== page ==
Here are my 2ct about the reasons for storing the data in private repositories:

  • I'm working in a research institute, not in a university. Public release of data here has to be decided the same way as licensing for produced software is decided. However, here this is rather easy from a legal point of view, as basically the institute owns the data. At universities this is often far more difficult as the ownership can be shared between several persons and institutions, e.g. if not all people involved in producing the data set had a working contract that includes this data collection (e.g. PhD students, guests).
    The data set is often the primary product of a researcher. Collecting samples and conducting experiments can take lots of effort (I'm talking of years).

  • Sometimes there is sensitive (e.g. patient) data. In that case, better be on the safe side. What if later on a flaw in data anonymization is found in a publicly accessible data set?

  • It is often difficult to share the data anyways (that is: in the way that would be most valuable for us spectroscopists) because it can be extremely hard to combine data sets acquired with different instruments.

  • These points together usually mean that if someone is using someone else's data for new original research it is usually done in the form of a collaboration.

  • People who do offer data for sharing often like to keep at least approximately track of how many people get their data because this number is useful for all kinds of end of the year / end of the project reports and number of people who asked about the data is a much more convincing number than download counts.

  • All in all, we have a central server here, where raw data and source and possibly intermediate results are stored together with the final version of the publications.
    The size of such a package can easily be of a size that would mean that a few downloads would equal the monthly internet traffic of the whole institute. This is outside the supplementary material policies of the journals in which I have published so far. Some friends in another institute in the neighbourhood share their data with collaboration partners by mailing hard disks...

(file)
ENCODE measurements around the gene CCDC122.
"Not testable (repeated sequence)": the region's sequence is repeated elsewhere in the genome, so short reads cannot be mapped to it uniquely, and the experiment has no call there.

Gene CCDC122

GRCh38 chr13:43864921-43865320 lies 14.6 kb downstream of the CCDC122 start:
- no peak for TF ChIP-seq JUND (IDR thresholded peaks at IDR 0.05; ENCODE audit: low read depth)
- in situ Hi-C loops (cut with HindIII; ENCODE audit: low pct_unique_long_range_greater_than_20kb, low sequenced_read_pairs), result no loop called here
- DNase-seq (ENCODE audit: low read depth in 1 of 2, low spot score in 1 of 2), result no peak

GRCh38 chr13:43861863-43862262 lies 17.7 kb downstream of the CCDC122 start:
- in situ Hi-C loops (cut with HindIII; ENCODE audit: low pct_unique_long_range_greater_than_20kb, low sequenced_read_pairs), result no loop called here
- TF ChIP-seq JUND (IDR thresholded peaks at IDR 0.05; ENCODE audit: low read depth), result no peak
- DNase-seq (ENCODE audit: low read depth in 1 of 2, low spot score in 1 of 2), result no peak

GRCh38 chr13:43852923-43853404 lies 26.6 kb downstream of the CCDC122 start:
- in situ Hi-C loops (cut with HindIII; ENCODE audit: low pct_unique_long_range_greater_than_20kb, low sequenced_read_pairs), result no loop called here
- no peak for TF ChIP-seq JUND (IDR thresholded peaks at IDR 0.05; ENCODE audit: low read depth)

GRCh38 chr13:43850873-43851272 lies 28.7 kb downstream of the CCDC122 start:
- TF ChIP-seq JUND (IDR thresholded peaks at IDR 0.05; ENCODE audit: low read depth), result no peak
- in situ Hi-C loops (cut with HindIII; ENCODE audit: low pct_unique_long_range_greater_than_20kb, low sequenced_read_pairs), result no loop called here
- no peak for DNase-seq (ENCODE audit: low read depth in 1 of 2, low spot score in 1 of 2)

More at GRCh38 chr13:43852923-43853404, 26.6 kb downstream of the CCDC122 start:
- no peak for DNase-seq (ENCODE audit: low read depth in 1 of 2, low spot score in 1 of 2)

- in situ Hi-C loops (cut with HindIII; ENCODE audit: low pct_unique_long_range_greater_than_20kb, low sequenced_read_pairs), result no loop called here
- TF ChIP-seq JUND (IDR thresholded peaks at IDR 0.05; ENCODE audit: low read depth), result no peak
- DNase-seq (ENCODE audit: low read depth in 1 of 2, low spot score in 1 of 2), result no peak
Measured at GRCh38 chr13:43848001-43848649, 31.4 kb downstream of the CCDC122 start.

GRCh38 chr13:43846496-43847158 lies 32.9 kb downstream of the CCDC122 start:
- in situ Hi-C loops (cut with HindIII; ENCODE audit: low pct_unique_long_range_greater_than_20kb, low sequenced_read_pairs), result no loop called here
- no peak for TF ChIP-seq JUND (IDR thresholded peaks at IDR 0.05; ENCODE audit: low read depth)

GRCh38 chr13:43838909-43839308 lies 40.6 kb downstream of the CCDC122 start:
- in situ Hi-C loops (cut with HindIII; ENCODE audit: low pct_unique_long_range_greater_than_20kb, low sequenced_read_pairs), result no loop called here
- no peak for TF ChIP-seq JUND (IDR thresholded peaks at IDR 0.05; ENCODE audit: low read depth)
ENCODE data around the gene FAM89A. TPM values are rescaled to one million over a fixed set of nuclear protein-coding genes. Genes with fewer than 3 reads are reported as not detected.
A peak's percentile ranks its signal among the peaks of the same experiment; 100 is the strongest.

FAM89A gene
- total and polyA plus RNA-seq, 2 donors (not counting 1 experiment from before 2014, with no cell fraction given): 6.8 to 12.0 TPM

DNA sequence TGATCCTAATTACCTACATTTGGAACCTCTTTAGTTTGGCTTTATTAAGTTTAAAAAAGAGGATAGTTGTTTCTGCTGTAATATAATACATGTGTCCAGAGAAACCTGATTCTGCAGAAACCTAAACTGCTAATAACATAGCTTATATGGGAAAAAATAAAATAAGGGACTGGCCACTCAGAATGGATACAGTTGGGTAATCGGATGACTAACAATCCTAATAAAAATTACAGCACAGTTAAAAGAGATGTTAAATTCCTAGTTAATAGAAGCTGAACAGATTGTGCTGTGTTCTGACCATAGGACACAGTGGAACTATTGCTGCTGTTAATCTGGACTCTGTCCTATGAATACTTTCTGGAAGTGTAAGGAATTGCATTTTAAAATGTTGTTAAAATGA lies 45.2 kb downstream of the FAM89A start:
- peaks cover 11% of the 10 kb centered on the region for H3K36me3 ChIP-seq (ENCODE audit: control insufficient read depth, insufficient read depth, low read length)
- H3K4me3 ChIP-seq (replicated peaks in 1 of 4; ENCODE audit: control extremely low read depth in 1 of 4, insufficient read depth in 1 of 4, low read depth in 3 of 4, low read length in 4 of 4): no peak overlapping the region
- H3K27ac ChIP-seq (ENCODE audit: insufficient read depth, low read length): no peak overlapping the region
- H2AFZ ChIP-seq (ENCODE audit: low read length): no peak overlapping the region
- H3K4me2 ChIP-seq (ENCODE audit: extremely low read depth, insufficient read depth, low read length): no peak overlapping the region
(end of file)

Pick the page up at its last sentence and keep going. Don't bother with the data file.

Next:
• Last but not least: there's also a question of reliability - will, say, github still be there in 20 years? Will your university web page still be there in 5 years? (OK, the corresponding author's email may vanish just as fast..., but it is usually not that difficult to track down the new email or the email of another of the co-authors).

  • Almost every chemistry journal I know allows supplementary material/supporting information and that is exactly where you should put that data. – DSVA Jan 31 '17 at 9:52
  • @DSVA: this is only practical for sufficiently small data sets (I can easily acquire about 100 GB of nice FTIR images in a work day. The nonlinear imaging colleagues talk in TB). The main reason however is: I'm bound by my working contract to obey the institute policy which is: data is archived on central server at the institute (My working contract does not even allow me to keep a backup of the data and analyses I published as employee there once the contract ends - even though good scientific practice asks me professionally to be able to answer questions on the paper years later) – cbeleites supports Monica Jan 31 '17 at 11:40